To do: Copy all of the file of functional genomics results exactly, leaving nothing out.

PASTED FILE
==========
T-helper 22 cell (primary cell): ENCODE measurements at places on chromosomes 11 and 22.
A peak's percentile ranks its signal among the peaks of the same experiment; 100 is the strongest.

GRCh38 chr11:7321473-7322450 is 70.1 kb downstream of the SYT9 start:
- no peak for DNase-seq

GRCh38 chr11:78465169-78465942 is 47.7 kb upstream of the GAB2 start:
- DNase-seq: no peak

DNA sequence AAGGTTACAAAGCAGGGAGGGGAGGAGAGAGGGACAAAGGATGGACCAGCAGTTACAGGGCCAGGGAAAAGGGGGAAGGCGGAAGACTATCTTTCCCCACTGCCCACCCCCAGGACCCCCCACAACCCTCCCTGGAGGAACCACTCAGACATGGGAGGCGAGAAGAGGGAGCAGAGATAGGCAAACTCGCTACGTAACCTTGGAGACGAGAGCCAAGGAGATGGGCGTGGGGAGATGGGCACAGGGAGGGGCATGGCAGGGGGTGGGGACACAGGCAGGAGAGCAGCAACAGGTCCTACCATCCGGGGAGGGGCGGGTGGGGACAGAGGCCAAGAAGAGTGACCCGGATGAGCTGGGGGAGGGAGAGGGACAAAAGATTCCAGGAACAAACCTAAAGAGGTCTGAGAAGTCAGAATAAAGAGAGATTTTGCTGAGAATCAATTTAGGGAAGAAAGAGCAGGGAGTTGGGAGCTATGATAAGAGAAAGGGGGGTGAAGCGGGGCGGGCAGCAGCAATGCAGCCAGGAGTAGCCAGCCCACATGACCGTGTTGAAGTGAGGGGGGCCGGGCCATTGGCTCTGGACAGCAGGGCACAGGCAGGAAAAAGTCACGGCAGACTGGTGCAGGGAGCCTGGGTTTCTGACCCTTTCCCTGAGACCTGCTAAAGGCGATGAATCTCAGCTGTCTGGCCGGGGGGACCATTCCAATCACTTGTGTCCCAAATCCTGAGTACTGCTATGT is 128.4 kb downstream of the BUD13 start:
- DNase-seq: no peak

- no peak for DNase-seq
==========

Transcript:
T-helper 22 cell (primary cell): ENCODE measurements at places on chromosomes 11 and 22.
A peak's percentile ranks its signal among the peaks of the same experiment; 100 is the strongest.

GRCh38 chr11:7321473-7322450 is 70.1 kb downstream of the SYT9 start:
- no peak for DNase-seq

GRCh38 chr11:78465169-78465942 is 47.7 kb upstream of the GAB2 start:
- DNase-seq: no peak

DNA sequence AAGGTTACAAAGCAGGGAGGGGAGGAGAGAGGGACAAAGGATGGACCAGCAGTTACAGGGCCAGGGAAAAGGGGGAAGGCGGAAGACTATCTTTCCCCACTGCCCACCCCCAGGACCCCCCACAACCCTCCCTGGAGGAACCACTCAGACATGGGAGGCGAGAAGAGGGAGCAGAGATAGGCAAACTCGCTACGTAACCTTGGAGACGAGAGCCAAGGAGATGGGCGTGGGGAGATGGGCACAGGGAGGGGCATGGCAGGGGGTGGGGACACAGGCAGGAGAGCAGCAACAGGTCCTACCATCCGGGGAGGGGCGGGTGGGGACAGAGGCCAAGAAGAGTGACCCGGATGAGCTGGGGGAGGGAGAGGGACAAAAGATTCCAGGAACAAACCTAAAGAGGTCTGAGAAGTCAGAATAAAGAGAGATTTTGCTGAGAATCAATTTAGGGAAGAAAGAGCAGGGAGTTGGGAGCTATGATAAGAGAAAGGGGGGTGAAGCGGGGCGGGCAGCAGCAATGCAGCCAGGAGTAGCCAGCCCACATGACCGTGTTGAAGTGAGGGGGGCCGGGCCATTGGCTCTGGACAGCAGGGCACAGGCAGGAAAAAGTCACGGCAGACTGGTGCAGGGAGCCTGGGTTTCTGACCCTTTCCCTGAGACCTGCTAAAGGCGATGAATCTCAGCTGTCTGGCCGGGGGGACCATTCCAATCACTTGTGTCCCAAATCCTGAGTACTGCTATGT is 128.4 kb downstream of the BUD13 start:
- DNase-seq: no peak

- no peak for DNase-seq